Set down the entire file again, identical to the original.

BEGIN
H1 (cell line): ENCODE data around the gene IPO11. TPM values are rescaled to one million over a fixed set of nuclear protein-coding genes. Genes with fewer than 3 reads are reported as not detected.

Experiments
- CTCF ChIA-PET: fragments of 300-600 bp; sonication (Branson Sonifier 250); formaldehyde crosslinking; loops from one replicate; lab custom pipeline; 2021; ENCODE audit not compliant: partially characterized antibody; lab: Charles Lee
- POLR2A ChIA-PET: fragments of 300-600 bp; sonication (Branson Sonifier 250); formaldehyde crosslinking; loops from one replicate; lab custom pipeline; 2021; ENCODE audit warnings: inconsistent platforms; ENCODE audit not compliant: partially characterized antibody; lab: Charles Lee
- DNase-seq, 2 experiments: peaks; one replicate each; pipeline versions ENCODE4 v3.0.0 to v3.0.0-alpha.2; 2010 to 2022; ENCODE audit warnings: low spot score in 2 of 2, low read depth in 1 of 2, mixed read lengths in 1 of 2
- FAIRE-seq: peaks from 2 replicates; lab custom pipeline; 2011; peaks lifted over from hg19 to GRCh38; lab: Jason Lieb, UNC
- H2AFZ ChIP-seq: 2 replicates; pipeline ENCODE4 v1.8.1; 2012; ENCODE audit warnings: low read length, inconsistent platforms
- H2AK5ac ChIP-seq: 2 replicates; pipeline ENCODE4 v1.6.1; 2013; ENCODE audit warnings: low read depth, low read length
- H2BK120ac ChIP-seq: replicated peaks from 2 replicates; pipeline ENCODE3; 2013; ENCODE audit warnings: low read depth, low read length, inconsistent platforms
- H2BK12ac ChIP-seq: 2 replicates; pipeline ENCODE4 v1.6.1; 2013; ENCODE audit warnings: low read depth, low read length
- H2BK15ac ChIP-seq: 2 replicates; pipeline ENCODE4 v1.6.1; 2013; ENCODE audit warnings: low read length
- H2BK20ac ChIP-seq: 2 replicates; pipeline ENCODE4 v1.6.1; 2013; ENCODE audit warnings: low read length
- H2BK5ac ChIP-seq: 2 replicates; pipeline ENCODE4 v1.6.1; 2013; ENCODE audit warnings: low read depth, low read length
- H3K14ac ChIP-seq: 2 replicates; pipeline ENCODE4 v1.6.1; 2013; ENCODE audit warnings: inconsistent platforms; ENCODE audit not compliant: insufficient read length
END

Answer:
H1 (cell line): ENCODE data around the gene IPO11. TPM values are rescaled to one million over a fixed set of nuclear protein-coding genes. Genes with fewer than 3 reads are reported as not detected.

Experiments
- CTCF ChIA-PET: fragments of 300-600 bp; sonication (Branson Sonifier 250); formaldehyde crosslinking; loops from one replicate; lab custom pipeline; 2021; ENCODE audit not compliant: partially characterized antibody; lab: Charles Lee
- POLR2A ChIA-PET: fragments of 300-600 bp; sonication (Branson Sonifier 250); formaldehyde crosslinking; loops from one replicate; lab custom pipeline; 2021; ENCODE audit warnings: inconsistent platforms; ENCODE audit not compliant: partially characterized antibody; lab: Charles Lee
- DNase-seq, 2 experiments: peaks; one replicate each; pipeline versions ENCODE4 v3.0.0 to v3.0.0-alpha.2; 2010 to 2022; ENCODE audit warnings: low spot score in 2 of 2, low read depth in 1 of 2, mixed read lengths in 1 of 2
- FAIRE-seq: peaks from 2 replicates; lab custom pipeline; 2011; peaks lifted over from hg19 to GRCh38; lab: Jason Lieb, UNC
- H2AFZ ChIP-seq: 2 replicates; pipeline ENCODE4 v1.8.1; 2012; ENCODE audit warnings: low read length, inconsistent platforms
- H2AK5ac ChIP-seq: 2 replicates; pipeline ENCODE4 v1.6.1; 2013; ENCODE audit warnings: low read depth, low read length
- H2BK120ac ChIP-seq: replicated peaks from 2 replicates; pipeline ENCODE3; 2013; ENCODE audit warnings: low read depth, low read length, inconsistent platforms
- H2BK12ac ChIP-seq: 2 replicates; pipeline ENCODE4 v1.6.1; 2013; ENCODE audit warnings: low read depth, low read length
- H2BK15ac ChIP-seq: 2 replicates; pipeline ENCODE4 v1.6.1; 2013; ENCODE audit warnings: low read length
- H2BK20ac ChIP-seq: 2 replicates; pipeline ENCODE4 v1.6.1; 2013; ENCODE audit warnings: low read length
- H2BK5ac ChIP-seq: 2 replicates; pipeline ENCODE4 v1.6.1; 2013; ENCODE audit warnings: low read depth, low read length
- H3K14ac ChIP-seq: 2 replicates; pipeline ENCODE4 v1.6.1; 2013; ENCODE audit warnings: inconsistent platforms; ENCODE audit not compliant: insufficient read length